Even adopting the view that a juvenile will realize constitutional rights only if required under due process of law and fair treatment, it appears that the evolution of the Fourth Amendment right leads to the same result.

The beginning concepts of illegal search and seizure were dealt with in Boyd v. United States, 116 U.S. 616, 6 S. Ct. 524, 29 L. Ed. 746 (1886), wherein the court stated:

"It is not the breaking of his doors, and the rummaging of his drawers, that constitutes the essence of the offence; * * * it is the invasion of his indefeasible right of personal security, personal liberty, and private property * * *." (at p. 630, 6 S.Ct., at p. 532, emphasis added)

*314 Less than 30 years later the exclusionary rule was born in Weeks v. United States, 232 U.S. 383, 34 S. Ct. 341, 58 L. Ed. 652 (1914), applicable only to the federal courts, wherein the court stated that the protection of the Fourth Amendment "reaches all alike, whether accused of crime or not * * *." Weeks (at p. 392, 34 S.Ct., at p. 344). The rule subsequently became applicable to the states through the due process clause of the Fourteenth Amendment. Wolf v. People of State of Colorado, 338 U.S. 25, 69 S. Ct. 1359, 93 L. Ed. 1782 (1949).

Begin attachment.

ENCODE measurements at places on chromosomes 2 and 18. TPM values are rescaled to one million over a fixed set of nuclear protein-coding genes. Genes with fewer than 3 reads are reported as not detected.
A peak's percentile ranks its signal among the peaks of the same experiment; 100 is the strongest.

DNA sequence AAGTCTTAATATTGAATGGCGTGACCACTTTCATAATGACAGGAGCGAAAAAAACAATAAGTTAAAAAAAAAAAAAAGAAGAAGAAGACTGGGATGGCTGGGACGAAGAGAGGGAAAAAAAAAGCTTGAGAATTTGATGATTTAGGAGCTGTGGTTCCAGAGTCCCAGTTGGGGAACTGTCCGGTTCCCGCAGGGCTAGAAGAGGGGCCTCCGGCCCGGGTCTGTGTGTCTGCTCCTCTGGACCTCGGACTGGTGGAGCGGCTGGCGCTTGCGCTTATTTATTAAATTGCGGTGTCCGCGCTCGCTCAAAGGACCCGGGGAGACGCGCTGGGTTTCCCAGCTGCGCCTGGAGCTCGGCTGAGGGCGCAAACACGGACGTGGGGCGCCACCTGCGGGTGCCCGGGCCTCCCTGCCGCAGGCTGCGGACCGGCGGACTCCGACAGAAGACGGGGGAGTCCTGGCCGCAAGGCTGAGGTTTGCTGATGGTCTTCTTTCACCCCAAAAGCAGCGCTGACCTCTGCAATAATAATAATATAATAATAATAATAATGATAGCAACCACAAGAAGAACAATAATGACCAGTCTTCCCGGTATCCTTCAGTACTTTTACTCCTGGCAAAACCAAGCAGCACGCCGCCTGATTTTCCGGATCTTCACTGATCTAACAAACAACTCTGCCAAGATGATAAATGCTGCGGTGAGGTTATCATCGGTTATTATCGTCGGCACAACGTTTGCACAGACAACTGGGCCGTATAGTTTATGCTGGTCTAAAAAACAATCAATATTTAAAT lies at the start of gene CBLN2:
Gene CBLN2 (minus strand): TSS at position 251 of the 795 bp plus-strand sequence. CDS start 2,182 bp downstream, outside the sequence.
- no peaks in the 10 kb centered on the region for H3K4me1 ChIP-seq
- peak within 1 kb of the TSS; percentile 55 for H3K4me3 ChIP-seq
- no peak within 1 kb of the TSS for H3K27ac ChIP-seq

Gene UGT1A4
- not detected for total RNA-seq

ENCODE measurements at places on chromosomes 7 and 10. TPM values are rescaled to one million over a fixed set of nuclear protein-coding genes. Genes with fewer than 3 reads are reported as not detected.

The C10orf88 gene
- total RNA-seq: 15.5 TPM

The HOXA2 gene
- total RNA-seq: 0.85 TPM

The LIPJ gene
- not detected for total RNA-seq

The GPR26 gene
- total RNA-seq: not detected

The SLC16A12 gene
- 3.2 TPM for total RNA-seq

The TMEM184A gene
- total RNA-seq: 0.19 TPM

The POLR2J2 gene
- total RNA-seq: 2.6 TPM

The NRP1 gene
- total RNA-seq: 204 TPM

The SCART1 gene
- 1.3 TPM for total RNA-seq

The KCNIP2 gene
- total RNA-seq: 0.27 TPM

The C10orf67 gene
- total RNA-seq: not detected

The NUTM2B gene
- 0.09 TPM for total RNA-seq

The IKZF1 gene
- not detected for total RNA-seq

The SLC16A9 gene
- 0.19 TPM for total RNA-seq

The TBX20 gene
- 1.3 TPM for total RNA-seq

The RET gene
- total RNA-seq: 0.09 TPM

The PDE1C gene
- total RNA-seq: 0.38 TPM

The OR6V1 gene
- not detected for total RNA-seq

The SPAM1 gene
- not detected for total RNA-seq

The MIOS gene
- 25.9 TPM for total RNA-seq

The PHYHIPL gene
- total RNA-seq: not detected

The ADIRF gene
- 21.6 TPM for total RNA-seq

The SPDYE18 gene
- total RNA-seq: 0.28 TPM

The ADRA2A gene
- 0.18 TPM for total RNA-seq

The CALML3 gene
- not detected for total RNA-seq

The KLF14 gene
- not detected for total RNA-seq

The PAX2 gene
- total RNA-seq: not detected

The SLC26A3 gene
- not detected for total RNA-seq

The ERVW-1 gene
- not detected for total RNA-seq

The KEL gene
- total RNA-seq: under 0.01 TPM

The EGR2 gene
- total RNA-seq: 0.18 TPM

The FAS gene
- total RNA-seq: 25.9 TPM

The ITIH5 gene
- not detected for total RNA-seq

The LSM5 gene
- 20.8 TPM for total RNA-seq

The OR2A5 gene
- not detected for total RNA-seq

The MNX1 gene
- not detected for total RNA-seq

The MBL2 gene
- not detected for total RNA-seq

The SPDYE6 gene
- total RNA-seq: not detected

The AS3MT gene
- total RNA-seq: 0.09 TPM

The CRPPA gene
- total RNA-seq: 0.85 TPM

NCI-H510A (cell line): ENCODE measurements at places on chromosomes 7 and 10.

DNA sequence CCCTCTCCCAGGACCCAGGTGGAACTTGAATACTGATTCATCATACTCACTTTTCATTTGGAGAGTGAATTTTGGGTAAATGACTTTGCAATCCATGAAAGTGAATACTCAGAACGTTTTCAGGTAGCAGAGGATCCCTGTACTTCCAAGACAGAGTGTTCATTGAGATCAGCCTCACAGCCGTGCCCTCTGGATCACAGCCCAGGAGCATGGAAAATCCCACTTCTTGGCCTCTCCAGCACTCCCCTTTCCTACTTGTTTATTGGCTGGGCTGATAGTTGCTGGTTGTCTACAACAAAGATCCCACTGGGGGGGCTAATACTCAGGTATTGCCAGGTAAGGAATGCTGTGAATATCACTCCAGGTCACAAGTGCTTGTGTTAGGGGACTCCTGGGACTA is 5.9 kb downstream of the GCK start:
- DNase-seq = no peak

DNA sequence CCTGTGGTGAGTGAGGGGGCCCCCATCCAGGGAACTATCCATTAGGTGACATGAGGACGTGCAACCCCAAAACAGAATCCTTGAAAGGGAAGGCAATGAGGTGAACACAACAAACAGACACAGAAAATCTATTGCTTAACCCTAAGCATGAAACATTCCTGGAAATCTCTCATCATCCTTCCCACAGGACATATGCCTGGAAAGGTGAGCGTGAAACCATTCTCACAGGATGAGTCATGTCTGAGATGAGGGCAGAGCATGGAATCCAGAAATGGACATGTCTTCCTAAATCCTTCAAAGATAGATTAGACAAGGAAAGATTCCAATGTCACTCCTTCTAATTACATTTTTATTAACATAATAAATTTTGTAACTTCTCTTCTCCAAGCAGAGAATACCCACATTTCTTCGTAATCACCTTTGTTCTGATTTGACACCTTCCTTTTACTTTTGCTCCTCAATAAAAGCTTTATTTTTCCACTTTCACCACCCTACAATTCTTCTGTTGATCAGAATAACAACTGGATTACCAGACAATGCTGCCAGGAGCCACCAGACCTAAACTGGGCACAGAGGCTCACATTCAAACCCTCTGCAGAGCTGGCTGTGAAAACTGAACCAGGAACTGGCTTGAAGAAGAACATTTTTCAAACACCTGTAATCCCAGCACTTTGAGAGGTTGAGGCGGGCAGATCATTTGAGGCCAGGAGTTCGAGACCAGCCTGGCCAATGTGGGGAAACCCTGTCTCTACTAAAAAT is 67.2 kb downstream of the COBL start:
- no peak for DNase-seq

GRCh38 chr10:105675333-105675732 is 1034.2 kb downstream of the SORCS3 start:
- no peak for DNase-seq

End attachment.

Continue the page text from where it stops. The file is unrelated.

"The security of one's privacy against arbitrary intrusion by the police which is at the core of the Fourth Amendment is basic to a free society. It is therefore implicit in `the concept of ordered liberty' and as such enforceable against the States through the Due Process Clause." (at p. 27, 69 S.Ct., at p. 1361)